Chapter 7 Approximation Theory
Least Square Approximation
The general problem of fitting the best least squares line to a collection of data involves minimizing with respect to the parameters and . For a minimum to occur, it it necessary that
These equations simplify to the normal equations:
The solution to this system of equations is
The general problem of approximating a set of data, , with an algebraic polynomial of degree using the least squares procedure is handled in a similar manner. It requires choosing the constants to minimize the least squares error
As in the linear case, for to be minimized, it is necessary that for each . Thus, for each ,
This gives normal equations in the unknowns, ,
It is helpful to write the equations as follows:
It can be shown that the normal equations have a unique solution provided that the , are distinct.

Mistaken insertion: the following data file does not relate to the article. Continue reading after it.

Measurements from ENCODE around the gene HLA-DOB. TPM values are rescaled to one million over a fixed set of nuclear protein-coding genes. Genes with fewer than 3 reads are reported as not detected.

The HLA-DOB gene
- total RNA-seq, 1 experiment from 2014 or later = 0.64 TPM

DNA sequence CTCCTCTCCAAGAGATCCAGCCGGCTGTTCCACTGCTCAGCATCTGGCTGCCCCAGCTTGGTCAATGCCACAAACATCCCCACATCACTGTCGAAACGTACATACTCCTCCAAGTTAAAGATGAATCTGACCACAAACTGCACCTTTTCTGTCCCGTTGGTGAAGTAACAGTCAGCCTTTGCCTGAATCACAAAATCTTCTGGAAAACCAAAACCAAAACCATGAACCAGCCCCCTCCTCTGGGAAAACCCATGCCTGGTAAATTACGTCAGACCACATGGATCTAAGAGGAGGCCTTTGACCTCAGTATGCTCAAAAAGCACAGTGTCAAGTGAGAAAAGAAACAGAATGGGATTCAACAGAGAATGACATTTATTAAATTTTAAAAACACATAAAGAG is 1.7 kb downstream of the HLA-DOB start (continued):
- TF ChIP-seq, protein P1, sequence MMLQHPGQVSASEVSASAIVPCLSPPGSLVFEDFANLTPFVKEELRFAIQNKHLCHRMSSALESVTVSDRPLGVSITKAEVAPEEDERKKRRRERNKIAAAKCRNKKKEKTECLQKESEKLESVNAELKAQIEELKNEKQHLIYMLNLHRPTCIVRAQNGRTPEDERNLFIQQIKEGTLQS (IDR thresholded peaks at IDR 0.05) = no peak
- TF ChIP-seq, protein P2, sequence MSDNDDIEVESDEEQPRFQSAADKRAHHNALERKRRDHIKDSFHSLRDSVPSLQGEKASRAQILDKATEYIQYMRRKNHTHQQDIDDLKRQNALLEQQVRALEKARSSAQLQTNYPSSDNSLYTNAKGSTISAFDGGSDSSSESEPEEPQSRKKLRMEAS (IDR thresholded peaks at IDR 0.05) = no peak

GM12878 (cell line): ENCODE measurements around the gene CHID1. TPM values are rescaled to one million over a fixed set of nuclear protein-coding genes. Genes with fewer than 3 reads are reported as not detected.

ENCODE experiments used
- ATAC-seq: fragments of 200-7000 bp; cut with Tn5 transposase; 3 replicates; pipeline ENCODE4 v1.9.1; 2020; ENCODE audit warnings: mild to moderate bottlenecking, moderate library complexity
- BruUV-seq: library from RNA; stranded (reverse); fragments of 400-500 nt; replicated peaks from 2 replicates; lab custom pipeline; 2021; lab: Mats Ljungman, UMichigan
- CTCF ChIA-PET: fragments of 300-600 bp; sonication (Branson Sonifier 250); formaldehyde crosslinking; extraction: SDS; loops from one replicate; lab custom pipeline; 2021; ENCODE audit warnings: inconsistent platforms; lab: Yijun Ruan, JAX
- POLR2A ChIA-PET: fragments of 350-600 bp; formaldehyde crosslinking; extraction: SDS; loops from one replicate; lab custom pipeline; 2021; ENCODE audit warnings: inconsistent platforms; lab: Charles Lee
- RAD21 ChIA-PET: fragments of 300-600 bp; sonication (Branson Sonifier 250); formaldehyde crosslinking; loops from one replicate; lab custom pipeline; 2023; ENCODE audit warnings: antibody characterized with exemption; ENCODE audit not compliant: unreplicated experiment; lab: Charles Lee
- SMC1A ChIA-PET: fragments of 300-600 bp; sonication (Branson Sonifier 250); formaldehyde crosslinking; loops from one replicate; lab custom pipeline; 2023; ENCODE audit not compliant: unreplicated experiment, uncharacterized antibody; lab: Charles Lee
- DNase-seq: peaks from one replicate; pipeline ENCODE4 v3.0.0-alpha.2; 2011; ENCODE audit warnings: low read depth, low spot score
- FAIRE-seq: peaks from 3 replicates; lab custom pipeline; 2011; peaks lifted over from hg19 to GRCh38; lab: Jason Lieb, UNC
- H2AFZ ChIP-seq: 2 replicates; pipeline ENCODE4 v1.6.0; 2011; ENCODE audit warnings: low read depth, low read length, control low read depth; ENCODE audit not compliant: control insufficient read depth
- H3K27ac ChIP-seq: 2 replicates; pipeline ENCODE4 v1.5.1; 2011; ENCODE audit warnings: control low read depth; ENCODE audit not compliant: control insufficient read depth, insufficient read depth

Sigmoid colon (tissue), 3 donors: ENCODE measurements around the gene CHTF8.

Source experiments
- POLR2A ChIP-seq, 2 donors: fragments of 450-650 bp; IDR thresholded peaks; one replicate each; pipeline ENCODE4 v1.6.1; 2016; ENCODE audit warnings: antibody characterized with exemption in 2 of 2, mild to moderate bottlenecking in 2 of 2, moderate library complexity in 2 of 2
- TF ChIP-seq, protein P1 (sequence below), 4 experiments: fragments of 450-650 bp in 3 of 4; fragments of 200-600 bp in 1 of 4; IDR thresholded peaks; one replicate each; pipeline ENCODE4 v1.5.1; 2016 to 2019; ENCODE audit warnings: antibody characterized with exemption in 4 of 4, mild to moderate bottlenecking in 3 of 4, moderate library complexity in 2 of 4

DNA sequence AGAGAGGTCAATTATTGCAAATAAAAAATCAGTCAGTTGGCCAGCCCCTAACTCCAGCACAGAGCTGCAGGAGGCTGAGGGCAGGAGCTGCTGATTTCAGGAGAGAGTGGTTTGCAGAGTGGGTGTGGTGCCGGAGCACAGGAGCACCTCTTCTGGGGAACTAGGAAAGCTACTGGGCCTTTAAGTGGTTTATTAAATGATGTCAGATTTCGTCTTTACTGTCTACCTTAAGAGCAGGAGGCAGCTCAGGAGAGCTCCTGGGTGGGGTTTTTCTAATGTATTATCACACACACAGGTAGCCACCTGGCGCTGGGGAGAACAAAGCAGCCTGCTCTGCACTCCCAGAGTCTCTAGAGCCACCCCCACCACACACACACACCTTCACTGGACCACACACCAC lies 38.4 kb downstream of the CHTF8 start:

Occasionally it is appropriate to assume that the data are exponentially related. This requires the approximating function to be of the form
for some constants and . Considering the logarithm of the approximating equations:
, in the case of Eq. (1)
and , in the case of Eq. (2).
In either case, a linear problem now appears and solutions for and can be obtained by appropriately modifying the normal equations (1) and (2).
In fitting a function to data points , a linear combination of any known functions, including polynomials, may be used:
where are prescribed functions, are undetermined coefficients, and is the total number of prescribed functions. By fitting Eq. (3) to each data point, an over-determined equation is written as
, and , where .
R. L. Burden and J. D. Faires, Numerical Analysis, PWS,
S. Nakamura, Numerical
Analysis and Graphic Visualization with MATLAB,